Blank Verse

What Is Blank Verse?

Blank verse is verse that contains consistent rhyme scheme — it may, however, rhyme sometimes — yet maintains a steady meter throughout. It is a staple of both long narrative poems and dramatic monologues, in which the poem’s narrator reveals information directly to readers. Dramatists use blank verse as well, and it has sometimes been used effectively in prose as well. Introduced into English literature by the Earl of Surrey in 1540, blank verse was popular for centuries.

How Do You Identify Blank Verse in Writing?

Identifying blank verse means finding a consistent meter. Although blank verse may be composed of any meter — including iambic, trochaic, anapestic, and dactylic — iambic pentameter is the most common form. An iambic foot has one unstressed syllable followed by a stressed one; there are five stressed syllables in a line of iambic pentameter. “It little profits that an idle king,” the first line of Tennyson’s poem “Ulysses, is in iambic pentameter.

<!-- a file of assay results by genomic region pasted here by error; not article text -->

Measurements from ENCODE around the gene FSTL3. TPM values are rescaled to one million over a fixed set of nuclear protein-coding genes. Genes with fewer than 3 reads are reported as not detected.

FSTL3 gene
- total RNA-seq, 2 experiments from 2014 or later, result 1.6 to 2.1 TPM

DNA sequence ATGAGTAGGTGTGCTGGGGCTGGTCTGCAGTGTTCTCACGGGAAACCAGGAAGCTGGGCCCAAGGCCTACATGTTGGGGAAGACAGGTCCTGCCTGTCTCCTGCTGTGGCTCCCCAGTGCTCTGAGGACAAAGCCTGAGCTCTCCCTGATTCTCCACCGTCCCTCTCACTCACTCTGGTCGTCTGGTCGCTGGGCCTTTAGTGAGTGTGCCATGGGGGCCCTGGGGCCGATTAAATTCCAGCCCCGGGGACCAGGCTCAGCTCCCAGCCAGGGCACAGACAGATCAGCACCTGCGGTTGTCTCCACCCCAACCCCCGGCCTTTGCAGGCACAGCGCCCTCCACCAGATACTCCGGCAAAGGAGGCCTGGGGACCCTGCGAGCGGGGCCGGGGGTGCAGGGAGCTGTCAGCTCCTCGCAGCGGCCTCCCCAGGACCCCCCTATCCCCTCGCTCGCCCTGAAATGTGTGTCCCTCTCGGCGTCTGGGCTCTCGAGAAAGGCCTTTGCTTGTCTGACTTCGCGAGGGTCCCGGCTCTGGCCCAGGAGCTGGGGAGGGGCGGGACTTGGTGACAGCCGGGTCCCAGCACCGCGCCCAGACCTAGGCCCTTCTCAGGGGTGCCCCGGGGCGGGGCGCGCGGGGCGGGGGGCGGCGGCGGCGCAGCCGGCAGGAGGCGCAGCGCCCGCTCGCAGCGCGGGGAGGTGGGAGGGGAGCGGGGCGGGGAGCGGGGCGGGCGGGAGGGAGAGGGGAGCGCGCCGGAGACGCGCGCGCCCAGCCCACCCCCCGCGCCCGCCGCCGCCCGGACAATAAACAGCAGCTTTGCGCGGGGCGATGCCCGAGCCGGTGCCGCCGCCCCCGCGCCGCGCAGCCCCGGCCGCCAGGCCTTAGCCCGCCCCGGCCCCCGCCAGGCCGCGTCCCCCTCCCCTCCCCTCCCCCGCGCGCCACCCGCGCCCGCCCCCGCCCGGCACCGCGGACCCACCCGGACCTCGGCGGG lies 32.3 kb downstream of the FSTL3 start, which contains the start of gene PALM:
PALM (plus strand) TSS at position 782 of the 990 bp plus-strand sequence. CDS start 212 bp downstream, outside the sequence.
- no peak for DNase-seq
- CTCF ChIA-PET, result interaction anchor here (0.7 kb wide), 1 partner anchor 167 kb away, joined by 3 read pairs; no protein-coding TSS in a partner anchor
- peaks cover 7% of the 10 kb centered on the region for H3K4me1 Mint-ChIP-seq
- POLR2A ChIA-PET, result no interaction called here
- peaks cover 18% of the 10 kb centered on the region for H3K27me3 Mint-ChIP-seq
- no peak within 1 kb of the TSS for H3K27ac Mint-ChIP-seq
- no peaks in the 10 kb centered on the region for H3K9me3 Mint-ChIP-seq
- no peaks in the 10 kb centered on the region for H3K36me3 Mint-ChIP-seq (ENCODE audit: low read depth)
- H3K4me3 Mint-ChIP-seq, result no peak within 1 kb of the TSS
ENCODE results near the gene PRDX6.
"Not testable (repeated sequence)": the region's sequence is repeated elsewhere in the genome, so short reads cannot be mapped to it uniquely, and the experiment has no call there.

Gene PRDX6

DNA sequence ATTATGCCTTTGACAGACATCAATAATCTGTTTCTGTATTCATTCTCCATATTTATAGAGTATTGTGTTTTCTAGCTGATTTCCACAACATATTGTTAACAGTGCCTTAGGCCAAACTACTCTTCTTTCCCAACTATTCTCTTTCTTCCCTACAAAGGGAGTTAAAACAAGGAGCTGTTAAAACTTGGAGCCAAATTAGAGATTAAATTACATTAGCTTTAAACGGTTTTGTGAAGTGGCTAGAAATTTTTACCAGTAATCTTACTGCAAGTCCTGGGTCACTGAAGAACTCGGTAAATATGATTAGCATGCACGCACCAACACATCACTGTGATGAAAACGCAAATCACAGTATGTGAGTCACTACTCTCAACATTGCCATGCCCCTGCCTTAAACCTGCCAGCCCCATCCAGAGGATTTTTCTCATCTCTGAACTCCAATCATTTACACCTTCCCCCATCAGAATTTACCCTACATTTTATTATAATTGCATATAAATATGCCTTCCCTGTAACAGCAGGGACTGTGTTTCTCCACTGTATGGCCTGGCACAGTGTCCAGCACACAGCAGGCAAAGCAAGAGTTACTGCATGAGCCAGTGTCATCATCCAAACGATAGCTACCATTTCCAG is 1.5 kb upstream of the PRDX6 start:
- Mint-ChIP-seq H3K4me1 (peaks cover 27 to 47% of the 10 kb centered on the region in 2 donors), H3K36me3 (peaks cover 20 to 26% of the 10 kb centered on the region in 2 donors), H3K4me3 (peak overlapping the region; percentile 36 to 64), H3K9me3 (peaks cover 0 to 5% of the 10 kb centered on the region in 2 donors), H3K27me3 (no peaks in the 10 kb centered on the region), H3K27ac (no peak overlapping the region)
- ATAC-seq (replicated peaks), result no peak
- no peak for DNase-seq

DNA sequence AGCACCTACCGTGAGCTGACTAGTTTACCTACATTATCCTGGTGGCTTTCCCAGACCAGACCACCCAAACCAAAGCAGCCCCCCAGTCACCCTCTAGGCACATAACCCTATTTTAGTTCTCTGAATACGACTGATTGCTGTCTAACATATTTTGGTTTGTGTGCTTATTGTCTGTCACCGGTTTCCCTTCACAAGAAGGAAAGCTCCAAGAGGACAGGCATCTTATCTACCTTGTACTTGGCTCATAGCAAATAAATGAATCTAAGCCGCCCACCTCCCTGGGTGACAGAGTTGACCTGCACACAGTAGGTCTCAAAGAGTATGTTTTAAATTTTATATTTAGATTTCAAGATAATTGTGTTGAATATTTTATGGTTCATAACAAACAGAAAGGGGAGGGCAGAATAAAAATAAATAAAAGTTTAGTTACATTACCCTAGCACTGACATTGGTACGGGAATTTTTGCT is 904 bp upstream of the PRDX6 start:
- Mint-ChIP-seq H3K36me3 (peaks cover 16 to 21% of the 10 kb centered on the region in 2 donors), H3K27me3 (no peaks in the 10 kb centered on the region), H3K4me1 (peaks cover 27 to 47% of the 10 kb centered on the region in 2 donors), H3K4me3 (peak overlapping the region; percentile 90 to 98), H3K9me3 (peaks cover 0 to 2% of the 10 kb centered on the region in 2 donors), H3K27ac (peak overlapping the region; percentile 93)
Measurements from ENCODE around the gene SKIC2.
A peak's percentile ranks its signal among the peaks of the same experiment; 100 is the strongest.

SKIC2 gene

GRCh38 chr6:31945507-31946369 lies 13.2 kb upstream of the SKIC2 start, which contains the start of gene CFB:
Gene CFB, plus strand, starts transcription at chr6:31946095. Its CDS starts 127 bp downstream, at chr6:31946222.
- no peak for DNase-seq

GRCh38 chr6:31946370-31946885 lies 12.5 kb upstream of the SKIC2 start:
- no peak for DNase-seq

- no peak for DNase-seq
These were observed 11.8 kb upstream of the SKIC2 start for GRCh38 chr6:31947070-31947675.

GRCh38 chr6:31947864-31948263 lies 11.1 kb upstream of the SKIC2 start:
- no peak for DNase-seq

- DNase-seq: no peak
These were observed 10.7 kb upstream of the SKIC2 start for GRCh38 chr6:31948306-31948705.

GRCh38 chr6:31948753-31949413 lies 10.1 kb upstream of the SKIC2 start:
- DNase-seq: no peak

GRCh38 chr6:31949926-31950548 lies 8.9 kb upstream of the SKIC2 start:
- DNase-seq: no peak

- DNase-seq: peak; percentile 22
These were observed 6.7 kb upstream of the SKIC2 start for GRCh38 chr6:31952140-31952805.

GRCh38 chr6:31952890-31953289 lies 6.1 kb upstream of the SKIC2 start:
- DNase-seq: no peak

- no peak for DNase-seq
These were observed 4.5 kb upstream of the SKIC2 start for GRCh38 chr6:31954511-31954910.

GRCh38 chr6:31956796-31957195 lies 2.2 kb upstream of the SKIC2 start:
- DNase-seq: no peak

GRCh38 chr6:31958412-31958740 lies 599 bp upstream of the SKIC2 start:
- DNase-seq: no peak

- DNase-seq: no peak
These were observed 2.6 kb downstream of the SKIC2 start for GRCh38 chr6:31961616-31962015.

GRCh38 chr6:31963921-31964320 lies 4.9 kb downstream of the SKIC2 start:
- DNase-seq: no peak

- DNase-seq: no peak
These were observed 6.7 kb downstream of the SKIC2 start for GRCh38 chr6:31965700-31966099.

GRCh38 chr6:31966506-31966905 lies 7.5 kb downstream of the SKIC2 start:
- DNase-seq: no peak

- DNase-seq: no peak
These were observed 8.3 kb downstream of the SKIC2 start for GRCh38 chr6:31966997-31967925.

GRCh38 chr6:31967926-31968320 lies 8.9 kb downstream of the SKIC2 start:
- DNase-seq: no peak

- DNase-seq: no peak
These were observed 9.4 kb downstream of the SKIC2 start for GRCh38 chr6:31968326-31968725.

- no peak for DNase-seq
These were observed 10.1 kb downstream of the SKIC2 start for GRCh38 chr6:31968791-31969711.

Examples of Blank Verse

Blank Verse Examples 1. Many Shakespeare plays, including all of Hamlet, are written in blank verse.

Blank Verse Examples 2. Milton’s epic Paradise Lost is written in blank verse.

Blank Verse Examples 3. Samuel Coleridge’s “Frost at Midnight” is one of many lyric poems written by the British Romantics in blank verse.

Blank Verse Examples 4. Robert Frost’s “The Mending Wall” is in blank verse.

Blank Verse Examples 5. MacKinley Kanter’s “novel,” Glory for Me, is a long narrative poem composed in blank verse.


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